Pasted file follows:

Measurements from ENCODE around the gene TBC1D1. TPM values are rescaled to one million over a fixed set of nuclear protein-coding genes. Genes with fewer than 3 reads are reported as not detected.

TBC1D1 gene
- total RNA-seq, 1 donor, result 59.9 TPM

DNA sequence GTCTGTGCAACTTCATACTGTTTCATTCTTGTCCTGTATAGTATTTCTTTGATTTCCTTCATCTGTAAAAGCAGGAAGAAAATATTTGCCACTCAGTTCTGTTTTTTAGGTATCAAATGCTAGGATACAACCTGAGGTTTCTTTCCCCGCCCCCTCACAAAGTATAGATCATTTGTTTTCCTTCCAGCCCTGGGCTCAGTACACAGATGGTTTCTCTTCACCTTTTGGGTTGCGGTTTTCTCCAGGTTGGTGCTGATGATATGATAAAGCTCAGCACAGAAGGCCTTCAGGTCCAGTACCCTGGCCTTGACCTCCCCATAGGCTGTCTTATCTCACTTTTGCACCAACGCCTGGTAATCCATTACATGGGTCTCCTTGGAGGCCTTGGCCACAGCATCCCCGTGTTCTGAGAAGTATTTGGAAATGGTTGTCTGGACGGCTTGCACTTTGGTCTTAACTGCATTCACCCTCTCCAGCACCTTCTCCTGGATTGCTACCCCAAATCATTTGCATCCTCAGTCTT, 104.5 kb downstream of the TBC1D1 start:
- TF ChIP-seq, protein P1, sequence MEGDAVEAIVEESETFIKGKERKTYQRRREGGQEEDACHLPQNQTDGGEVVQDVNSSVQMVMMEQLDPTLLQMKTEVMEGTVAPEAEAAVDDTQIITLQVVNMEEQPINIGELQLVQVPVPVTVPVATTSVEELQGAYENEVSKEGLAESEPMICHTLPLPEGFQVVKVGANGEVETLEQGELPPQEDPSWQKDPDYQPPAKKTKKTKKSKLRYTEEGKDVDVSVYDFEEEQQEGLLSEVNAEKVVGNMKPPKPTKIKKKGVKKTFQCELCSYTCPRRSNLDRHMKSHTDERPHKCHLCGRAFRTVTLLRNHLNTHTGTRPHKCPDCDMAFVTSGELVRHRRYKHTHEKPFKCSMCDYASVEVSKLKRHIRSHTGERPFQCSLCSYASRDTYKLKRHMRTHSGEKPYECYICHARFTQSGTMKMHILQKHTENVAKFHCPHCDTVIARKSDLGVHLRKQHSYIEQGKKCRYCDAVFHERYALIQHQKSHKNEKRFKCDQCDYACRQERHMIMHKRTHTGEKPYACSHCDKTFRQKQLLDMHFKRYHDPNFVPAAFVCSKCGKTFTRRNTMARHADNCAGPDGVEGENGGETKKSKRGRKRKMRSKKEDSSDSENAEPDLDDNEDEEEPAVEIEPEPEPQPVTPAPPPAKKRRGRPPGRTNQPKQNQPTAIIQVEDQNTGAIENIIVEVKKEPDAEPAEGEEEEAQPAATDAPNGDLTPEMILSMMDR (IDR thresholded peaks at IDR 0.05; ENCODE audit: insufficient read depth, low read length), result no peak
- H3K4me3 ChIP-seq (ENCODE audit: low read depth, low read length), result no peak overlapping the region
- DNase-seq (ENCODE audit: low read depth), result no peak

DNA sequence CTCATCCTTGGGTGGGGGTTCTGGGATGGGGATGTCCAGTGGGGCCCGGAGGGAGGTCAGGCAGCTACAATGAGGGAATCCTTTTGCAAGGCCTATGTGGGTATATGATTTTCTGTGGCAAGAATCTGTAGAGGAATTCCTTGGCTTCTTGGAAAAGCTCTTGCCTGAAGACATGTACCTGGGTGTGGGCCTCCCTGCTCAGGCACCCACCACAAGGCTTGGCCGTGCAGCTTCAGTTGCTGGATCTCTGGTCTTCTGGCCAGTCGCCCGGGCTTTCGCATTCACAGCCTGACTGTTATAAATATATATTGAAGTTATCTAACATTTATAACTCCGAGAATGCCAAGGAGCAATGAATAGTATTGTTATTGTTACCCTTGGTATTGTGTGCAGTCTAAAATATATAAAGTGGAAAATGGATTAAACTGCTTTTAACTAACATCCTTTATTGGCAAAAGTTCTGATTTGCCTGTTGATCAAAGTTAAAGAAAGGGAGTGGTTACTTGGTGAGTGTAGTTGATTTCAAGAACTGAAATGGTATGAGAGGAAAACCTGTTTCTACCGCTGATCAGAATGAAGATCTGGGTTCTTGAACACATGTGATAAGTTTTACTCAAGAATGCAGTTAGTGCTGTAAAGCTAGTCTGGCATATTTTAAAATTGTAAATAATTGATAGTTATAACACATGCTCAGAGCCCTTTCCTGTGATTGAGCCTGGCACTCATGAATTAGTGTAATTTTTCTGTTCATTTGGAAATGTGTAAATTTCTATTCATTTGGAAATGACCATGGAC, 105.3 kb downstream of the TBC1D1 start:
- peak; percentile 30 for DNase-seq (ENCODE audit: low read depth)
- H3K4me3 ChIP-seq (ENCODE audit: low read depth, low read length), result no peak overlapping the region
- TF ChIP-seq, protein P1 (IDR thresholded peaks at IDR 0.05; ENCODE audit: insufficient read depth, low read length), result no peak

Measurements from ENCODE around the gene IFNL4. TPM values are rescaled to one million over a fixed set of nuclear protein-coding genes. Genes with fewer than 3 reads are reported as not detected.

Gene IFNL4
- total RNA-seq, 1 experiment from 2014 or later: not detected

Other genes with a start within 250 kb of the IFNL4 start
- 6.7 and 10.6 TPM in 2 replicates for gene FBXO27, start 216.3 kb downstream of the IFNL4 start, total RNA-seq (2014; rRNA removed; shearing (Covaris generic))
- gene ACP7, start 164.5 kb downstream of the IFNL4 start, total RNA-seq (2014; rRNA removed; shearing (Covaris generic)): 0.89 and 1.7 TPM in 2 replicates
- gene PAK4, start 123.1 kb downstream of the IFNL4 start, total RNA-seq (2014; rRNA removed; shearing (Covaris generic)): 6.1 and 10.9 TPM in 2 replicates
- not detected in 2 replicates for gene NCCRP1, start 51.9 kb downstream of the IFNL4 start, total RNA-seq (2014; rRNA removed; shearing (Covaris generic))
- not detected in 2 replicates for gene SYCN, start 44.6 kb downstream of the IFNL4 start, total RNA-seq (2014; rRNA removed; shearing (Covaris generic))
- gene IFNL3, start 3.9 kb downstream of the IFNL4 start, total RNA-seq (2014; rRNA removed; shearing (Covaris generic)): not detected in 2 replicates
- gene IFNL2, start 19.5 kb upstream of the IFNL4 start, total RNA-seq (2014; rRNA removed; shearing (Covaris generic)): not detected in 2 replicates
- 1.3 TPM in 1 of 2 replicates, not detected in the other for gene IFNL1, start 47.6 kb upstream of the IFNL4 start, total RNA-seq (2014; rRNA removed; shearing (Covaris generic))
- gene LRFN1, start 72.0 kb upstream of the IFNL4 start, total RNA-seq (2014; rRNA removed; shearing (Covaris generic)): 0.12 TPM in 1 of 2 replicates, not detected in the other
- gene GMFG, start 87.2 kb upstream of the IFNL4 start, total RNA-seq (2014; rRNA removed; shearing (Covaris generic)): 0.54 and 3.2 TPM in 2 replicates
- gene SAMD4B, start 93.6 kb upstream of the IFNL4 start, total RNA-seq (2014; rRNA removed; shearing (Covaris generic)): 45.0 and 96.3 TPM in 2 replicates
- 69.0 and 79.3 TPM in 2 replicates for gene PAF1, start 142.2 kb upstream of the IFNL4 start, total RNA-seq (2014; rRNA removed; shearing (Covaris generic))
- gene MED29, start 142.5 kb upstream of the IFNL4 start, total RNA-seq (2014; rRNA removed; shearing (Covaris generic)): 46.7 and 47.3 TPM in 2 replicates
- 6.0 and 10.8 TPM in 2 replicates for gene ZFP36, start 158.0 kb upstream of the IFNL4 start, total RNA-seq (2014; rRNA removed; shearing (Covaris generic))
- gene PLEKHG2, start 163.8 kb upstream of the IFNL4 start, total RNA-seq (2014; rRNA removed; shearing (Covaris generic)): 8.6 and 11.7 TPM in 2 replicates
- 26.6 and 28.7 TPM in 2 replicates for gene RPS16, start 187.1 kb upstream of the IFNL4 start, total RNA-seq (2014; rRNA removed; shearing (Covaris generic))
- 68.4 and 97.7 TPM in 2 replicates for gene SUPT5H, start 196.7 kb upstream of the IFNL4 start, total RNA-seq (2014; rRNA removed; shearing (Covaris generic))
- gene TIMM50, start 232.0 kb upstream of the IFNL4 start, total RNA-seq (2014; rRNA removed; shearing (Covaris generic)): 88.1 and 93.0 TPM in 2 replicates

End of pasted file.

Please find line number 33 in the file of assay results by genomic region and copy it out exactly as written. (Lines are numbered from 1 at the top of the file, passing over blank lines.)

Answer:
- gene TIMM50, start 232.0 kb upstream of the IFNL4 start, total RNA-seq (2014; rRNA removed; shearing (Covaris generic)): 88.1 and 93.0 TPM in 2 replicates